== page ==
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Last updateTue, 27 Aug 2019 12am







    Monday, August 26, 2019-9:08:39P.M.






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Public health advisory: Hand hygiene and food safety

(CHCC) — The Commonwealth Healthcare Corporation’s Public Health/Hospital Emergency Preparedness Program and Epidemiology Laboratory Capacity Programs would like to remind the community that proper hand hygiene is the key element to infection prevention and control in both the healthcare settings and in the community.

Be food smart

Keep food refrigerated, wrapped and away from direct sunlight at picnic/barbeque events. Keeping hands clean through improved hand hygiene is one of the most important steps we can take to avoid getting sick and spreading germs to others. Many diseases and conditions are spread by not washing hands with soap and clean, running water.

Common symptoms  of foodborne diseases are nausea, vomiting, stomach cramps, and diarrhea. However, symptoms may differ among the different types of foodborne diseases. Symptoms can sometimes be severe and some foodborne illnesses can even be life-threatening. Although anyone can get a foodborne illness, some people are more likely to develop one. Those groups include:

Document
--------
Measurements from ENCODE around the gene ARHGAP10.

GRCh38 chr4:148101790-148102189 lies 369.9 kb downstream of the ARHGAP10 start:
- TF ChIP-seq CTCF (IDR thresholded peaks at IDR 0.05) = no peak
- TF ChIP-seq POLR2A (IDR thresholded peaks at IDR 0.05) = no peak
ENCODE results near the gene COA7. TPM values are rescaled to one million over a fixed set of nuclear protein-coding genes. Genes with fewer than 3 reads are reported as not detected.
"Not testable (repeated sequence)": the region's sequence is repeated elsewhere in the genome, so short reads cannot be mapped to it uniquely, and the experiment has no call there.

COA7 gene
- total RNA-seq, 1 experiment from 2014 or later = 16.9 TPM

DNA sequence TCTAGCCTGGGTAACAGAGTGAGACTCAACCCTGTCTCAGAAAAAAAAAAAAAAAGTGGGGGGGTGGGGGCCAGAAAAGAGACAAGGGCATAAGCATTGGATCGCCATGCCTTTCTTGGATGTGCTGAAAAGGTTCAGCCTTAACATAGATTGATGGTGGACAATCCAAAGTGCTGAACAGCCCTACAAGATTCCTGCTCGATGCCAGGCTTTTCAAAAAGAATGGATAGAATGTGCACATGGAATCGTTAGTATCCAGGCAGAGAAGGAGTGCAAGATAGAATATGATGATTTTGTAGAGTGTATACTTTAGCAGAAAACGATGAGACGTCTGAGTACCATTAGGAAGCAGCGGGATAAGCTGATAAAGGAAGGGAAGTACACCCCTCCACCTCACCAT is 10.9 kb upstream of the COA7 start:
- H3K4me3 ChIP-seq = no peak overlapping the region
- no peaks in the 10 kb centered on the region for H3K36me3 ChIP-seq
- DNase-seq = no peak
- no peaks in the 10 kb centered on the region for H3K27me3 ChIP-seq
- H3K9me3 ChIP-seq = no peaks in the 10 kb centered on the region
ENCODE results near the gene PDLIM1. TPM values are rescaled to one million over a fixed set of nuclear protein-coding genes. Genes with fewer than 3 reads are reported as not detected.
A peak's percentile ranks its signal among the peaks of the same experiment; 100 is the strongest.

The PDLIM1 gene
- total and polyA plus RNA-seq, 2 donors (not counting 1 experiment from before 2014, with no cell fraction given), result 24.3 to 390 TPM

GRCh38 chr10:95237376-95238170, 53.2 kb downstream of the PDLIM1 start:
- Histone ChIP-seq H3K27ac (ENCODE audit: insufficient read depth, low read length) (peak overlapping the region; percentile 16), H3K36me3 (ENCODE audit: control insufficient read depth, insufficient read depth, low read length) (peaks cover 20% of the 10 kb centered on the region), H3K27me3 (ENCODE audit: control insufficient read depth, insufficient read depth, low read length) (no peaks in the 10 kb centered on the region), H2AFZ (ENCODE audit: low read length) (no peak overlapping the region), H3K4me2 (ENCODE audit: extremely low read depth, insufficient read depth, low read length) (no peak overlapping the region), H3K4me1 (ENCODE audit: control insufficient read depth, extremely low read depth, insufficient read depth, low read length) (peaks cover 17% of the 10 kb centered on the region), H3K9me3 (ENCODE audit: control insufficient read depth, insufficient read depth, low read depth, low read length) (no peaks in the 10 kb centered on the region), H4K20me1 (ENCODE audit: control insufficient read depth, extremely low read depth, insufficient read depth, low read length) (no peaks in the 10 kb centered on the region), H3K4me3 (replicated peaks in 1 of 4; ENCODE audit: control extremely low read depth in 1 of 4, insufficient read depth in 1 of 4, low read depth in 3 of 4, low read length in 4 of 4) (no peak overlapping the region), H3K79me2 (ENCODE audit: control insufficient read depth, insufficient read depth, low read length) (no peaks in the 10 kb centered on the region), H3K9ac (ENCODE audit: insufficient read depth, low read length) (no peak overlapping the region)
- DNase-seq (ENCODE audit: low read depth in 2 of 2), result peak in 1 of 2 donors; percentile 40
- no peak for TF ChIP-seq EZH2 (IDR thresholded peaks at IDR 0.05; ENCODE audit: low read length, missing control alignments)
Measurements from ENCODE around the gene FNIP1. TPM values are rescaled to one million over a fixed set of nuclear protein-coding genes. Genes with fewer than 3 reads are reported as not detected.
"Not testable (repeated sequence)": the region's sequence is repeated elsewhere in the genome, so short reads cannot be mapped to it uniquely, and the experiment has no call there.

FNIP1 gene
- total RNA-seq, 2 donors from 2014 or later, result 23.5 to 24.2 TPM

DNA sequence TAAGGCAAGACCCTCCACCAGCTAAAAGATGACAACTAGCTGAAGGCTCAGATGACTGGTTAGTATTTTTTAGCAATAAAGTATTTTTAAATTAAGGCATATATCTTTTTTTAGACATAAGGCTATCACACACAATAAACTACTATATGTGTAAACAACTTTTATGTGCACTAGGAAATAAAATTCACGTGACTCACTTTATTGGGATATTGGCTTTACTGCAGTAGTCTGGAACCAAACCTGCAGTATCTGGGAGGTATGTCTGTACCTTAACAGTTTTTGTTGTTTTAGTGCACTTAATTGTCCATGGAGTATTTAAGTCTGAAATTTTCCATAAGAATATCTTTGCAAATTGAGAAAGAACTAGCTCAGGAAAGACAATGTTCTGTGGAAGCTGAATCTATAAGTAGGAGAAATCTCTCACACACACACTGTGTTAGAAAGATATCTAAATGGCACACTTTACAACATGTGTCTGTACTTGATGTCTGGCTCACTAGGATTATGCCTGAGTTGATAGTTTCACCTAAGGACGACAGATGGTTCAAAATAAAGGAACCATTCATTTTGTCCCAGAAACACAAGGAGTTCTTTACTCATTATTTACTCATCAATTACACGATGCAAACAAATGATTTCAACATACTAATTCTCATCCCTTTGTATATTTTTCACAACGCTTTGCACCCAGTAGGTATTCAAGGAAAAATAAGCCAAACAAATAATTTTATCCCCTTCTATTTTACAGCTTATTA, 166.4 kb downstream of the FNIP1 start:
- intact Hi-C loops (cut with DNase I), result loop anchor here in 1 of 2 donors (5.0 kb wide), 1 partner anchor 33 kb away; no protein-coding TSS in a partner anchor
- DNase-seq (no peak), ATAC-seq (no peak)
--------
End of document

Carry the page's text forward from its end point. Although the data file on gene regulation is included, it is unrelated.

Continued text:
• • Pregnant women
  • • Young children
  • • Older adults
  • • People with immune systems weakened from medical conditions, such as diabetes, liver disease, kidney disease, organ transplants, HIV/AIDS, or from receiving chemotherapy or radiation treatment.

Precautionary measures

  • Food Safety

o Clean your hands and surfaces when preparing food

o Do not cross contaminate as raw meat, poultry, seafood, and eggs can spread germs to ready-to-eat foods — unless you keep them separate.

o Thoroughly cook meals to kill germs that can make you sick.

o Refrigerate food promptly

  • Practice Hand Hygiene

o Before and after caring for someone who is sick

o Before and after treating a cut or wound

o After using the toilet

o After changing diapers or cleaning up a child who has used the toilet

o After blowing your nose, coughing, or sneezing

o After touching an animal, animal feed, or animal waste

o After handling pet food or pet treats

o After touching garbage

Most people with a foodborne illness get better without medical treatment, but people with severe symptoms should see their doctor or primary care physician.